Why Iran's nuclear reactor may not be an immediate threat
Iran's Bushehr nuclear reactor is set to be loaded with fuel Saturday. Some hawks say bomb it now, but leading nuclear experts advocate a wait-and-see approach.
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During that period of time, Bushehr's first load of fuel could produce about 300 kilograms (kg) of weapons-usable plutonium – enough to entice the Iranians to cheat on international inspectors, Sokolski says. The fuel would be lower in radioactivity at this time – so easier to handle – while also higher in plutonium concentration and better for making bombs.Skip to next paragraph
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Von Hipple says it would be about one-third that amount. Still, it takes as little as 6 kg of plutonium to build a bomb, he says.
"The reactor uses tons of low enriched uranium that can be diverted and enriched to make bomb grade uranium fuel – and it produces tons of spent fuel that contains weapons useable plutonium," Sokolski says. The plutonium could be "stripped out chemically relatively quickly in small plants that could be built covertly."
Lyman and Von Hipple agree this scenario is conceivable – but just barely, they say. It is far less likely, for instance, than the possibility that Iran might simply build a clandestine fuel-enrichment plant to develop bomb fuel with no connection at all to Bushehr.
"Iran would have to steal the fuel out from the under the noses of international inspectors," Lyman says. "The only rationale for using fuel from Bushehr is if they wanted a much higher rate of weapons production which would require a hard-to-conceal large-scale reprocessing plant. I don't think it would be a great benefit to them to build a small quick and dirty plant."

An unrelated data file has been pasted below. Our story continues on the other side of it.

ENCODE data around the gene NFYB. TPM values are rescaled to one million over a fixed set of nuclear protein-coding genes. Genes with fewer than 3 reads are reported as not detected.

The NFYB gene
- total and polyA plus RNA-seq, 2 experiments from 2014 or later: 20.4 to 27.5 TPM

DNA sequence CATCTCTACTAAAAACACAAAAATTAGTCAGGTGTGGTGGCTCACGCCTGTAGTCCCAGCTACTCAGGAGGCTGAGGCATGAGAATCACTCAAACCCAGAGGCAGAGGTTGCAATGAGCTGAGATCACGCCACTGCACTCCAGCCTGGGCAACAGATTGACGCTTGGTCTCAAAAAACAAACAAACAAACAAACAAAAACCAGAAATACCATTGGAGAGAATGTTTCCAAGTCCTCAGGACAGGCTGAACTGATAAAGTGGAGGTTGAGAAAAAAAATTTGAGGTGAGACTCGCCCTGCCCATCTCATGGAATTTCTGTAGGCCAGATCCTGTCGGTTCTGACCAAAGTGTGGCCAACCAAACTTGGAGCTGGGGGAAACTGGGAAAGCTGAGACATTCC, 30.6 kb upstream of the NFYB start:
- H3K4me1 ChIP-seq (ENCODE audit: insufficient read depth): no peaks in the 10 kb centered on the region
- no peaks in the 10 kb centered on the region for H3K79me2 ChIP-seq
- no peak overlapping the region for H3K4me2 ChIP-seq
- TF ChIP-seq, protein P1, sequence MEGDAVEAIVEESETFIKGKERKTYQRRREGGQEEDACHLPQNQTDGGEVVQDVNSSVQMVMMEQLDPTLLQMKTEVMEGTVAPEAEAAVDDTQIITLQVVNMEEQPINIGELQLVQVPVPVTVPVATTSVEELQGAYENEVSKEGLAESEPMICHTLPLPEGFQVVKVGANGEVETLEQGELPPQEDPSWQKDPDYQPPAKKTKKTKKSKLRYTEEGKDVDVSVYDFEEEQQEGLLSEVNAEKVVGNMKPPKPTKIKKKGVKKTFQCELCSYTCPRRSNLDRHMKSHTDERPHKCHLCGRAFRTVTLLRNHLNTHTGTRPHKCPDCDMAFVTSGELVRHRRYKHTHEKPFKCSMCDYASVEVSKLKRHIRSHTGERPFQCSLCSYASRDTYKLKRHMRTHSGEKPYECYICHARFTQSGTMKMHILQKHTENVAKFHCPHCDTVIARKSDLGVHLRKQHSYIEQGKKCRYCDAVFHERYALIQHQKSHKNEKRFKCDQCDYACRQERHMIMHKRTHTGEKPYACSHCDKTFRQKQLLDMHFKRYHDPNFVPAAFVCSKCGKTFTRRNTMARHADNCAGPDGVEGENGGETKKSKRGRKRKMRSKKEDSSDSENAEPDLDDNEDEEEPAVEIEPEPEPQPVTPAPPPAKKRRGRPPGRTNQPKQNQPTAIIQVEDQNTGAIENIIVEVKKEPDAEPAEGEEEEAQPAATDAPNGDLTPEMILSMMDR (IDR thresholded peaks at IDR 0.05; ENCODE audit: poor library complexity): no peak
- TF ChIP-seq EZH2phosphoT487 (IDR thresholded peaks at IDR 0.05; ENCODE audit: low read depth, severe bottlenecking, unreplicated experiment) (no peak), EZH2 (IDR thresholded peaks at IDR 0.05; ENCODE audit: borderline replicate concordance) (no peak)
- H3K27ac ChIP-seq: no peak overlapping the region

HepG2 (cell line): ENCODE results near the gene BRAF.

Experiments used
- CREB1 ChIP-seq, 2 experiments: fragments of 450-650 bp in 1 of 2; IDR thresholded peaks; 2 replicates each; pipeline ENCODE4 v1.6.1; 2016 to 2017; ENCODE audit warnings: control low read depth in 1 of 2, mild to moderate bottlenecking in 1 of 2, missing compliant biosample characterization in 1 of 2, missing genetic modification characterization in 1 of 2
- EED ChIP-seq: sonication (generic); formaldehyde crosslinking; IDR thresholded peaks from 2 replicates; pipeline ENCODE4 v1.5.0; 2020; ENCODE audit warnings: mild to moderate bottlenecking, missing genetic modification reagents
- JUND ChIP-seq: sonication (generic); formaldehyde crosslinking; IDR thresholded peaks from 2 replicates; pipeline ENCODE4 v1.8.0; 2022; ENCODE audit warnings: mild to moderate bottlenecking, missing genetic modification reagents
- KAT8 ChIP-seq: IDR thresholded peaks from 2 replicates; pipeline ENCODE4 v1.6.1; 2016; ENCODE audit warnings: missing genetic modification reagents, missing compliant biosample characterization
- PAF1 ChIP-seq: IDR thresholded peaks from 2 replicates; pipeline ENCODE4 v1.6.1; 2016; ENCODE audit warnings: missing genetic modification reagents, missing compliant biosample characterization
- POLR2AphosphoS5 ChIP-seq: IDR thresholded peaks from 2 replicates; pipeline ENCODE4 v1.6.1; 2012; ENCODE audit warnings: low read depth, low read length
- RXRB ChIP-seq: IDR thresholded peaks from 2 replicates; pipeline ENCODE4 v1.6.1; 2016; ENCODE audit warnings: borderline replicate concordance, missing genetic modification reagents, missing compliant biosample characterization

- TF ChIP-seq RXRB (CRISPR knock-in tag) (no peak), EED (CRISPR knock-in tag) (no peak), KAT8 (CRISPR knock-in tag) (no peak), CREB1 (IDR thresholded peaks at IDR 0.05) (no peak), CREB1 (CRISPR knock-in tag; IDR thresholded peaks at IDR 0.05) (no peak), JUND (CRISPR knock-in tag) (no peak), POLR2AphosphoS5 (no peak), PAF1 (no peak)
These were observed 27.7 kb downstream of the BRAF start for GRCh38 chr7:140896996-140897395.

In Lyman's view, Iran is unlikely to tap into Bushehr's closely watched trove and risk the wrath of the world. The reactor does not pose a large proliferation threat as long as close international monitoring continues – and it can exclude the existence of a clandestine plant to reprocess Bushehr fuel.
The spent fuel rods are supposed to go back to Russia and Iran has said all along that it has no intention of building nuclear weapons.
"It's not a slam dunk that the Iranians could get away with it," says Von Hipple of the diversion scenario. "The question is: Is this the most plausible way for Iran, if wants a bomb? What is the lowest risk way to go about it? This doesn't seem like the way to do it."
But whether the International Atomic Energy Agency (IAEA) is up to the task of ensuring that none of the fuel in Bushehr goes missing worries Sokolski. If IAEA inspectors check their cameras and appear on-site only once every 90 days, which is standard practice, then fuel could be stolen, processed, and installed in waiting bombs before anyone could do anything, he says.
Bushehr's fuel could be clandestinely extracted and made into bomb material using a "quick and dirty" reprocessing approach made public by Oak Ridge National Laboratory researchers in the 1970s, Sokolski notes.
"You couldn't filch this stuff without it being noticed eventually," he says in an interview. "But the point is: What is anyone going to do about it?"
While the Russian light-water reactor design is widely regarded as fairly resistant to misuse – the technical capabilities of the reactor to produce bomb material are quite clear, experts say.
"It's technically true that the spent fuel coming out of this light-water reactor will be more radioactive and difficult to use for nuclear weapons as time between refueling grows," says Leonard Spector, a nonproliferation expert who directs the Washington office of the Monterey Institute of International Studies. "It's also absolutely true that the spent fuel from it can be reprocessed [to obtain plutonium] for use in nuclear weapons."
But whether Iran is willing to divert fuel from the reactor in defiance of the global community, reprocess it into bomb fuel, and thereby set off a firestorm of condemnation and likely military attacks is unknown.
"Definitely there's a game going on with Iran building secret underground facilities," Lyman, the nuclear physicist, says. "My point is whether there is a real need for immediate military action when we have already tolerated the Iranians building thousands of centrifuges? I don't think so."